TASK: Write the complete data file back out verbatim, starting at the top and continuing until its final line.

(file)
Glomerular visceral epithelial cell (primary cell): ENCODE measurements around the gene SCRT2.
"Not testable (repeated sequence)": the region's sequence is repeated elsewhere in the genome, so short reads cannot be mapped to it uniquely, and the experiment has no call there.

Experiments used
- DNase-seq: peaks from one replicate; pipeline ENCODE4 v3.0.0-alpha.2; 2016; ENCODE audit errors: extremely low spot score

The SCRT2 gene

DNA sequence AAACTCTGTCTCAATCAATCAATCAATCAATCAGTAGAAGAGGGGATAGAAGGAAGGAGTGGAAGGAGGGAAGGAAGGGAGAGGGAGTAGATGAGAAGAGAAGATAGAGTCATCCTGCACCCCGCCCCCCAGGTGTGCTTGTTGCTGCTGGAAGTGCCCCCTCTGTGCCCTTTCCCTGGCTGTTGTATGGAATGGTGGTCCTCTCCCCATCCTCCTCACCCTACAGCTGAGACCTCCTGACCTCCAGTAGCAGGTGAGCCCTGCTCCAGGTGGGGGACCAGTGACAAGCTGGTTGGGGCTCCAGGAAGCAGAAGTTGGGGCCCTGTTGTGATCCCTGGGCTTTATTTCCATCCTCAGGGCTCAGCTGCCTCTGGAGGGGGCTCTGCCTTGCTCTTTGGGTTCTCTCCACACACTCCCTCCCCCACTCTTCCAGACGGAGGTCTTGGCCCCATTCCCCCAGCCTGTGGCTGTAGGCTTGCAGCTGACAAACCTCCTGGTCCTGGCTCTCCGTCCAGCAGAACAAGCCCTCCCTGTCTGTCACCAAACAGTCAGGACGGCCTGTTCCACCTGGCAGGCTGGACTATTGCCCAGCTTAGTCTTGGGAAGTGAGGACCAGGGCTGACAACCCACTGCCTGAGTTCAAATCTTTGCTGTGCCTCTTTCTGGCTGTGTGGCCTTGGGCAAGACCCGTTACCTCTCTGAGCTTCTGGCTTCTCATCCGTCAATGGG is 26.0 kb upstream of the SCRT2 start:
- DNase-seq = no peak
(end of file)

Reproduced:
Glomerular visceral epithelial cell (primary cell): ENCODE measurements around the gene SCRT2.
"Not testable (repeated sequence)": the region's sequence is repeated elsewhere in the genome, so short reads cannot be mapped to it uniquely, and the experiment has no call there.

Experiments used
- DNase-seq: peaks from one replicate; pipeline ENCODE4 v3.0.0-alpha.2; 2016; ENCODE audit errors: extremely low spot score

The SCRT2 gene

DNA sequence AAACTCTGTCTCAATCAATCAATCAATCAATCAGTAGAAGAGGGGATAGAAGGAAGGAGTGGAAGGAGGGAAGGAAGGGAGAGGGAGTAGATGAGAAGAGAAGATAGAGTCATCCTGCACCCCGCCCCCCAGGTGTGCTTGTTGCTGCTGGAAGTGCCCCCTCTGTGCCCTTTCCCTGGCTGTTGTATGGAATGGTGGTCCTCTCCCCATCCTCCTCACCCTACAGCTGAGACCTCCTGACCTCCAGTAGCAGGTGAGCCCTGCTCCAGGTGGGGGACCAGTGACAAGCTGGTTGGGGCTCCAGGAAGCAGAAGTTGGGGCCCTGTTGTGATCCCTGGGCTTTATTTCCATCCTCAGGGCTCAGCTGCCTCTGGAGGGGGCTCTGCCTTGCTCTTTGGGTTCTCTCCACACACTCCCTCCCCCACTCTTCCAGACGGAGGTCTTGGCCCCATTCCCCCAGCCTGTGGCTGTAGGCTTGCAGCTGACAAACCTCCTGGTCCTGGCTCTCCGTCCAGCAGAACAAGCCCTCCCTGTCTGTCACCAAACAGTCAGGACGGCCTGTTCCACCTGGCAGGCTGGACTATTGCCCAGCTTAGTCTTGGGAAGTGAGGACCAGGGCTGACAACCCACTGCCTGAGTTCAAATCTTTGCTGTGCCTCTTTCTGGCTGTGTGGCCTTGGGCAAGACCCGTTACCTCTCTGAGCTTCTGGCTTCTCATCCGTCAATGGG is 26.0 kb upstream of the SCRT2 start:
- DNase-seq = no peak